Focus: ECB and US Fed measures, Eurozone PMIs


ECB and Fed flood markets

The measures taken by central banks to counteract the economic downturn have been gathering considerable momentum for a good week now. We have listed the individual measures below. In summary, the central banks are opening all the floodgates and there will be a massive flood of liquidity. This will make it easier to finance the governments' forthcoming fiscal packages. We therefore do not believe that recent increases in government bond yields, out of concern over rising financing pressure, will continue. However, should yields actually continue to rise, the central banks will step in to keep financing costs low and thus keep the economy going. The measures already planned by the ECB and the US Fed will cause balance sheet totals to swell significantly, or, in the case of the Fed, the balance sheet has already risen significantly. If the coronavirus crisis stabilizes, which we expect to happen in the coming weeks as a result of the countermeasures taken by governments, this liquidity should push yields on German and US government bonds down again.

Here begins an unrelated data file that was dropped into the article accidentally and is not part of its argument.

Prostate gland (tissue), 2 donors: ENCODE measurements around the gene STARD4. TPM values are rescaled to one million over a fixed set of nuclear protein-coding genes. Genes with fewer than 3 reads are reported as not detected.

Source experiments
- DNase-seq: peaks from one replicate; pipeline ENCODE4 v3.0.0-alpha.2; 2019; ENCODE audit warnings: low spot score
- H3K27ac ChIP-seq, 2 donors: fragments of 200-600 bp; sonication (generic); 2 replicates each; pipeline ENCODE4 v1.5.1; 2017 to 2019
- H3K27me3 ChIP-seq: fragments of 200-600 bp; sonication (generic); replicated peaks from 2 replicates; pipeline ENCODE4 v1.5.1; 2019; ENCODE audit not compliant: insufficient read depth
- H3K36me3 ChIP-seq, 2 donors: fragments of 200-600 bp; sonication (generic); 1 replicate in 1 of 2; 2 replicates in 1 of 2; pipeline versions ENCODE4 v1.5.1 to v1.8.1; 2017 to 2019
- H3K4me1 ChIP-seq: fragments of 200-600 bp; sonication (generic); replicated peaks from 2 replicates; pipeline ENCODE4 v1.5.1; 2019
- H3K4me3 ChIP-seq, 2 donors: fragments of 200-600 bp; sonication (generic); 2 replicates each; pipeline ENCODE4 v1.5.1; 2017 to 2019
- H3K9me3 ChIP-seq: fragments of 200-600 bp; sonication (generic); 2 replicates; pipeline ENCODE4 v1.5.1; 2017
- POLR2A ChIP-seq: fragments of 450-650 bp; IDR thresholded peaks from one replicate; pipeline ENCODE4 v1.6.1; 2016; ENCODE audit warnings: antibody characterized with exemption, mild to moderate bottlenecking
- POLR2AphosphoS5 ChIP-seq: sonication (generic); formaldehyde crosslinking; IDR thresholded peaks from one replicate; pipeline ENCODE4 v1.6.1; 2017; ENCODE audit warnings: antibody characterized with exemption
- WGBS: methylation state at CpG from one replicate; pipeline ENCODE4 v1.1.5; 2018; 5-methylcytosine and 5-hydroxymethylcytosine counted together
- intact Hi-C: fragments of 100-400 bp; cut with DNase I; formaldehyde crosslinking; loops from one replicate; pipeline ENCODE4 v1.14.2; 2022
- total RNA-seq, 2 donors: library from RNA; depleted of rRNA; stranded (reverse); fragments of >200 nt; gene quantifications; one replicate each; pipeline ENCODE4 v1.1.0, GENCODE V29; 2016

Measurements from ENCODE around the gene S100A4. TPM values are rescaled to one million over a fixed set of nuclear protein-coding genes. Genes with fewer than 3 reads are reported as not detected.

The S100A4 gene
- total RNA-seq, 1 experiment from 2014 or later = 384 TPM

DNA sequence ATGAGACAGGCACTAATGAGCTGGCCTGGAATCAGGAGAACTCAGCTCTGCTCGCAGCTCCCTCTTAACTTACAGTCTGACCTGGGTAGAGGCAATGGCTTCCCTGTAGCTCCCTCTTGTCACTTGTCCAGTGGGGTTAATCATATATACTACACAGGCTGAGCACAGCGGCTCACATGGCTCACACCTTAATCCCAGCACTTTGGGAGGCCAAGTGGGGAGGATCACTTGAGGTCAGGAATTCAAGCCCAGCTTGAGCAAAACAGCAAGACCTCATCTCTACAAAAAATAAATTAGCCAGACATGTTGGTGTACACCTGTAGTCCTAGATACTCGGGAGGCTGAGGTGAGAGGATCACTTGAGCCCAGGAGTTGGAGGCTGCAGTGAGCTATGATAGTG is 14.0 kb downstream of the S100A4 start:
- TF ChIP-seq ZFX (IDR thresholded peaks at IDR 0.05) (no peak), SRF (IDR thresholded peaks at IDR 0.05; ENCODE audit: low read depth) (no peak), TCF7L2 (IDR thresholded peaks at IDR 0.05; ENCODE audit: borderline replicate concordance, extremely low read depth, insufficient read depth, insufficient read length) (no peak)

Here is a chronological overview of the measures taken by the ECB and the US Fed since March 12:



  • At the regular meeting of the ECB Council on March 12, additional LTROs, i.e. long-term refinancing operations, were announced. Until June 8, these repos will be held weekly, on Mondays. These repos are intended to bridge liquidity needs until TLTRO III in June and all of them mature on June 24. Then there will be the possibility to transfer the funds raised into TLTRO III.

  • Furthermore, the ECB decided to use a further EUR 120bn for securities purchases by the end of the year, in addition to the existing monthly purchases of EUR 20bn. The aim is to ensure a strong share of private issuers.

  • At the same meeting, the interest rates for TLTROs were then lowered by 0.25% for one year (June 2020 - June 2021) and achieving the lowest interest rate (deposit rate -0.25%, in any case not higher than -0.75%) was made easier. The maximum borrowable volume was increased from 30% to 50% of eligible loans. This increase has already applied to TLTRO III this week.

  • Banks were allowed to reduce their liquidity buffers and the criteria for eligible equity capital were relaxed.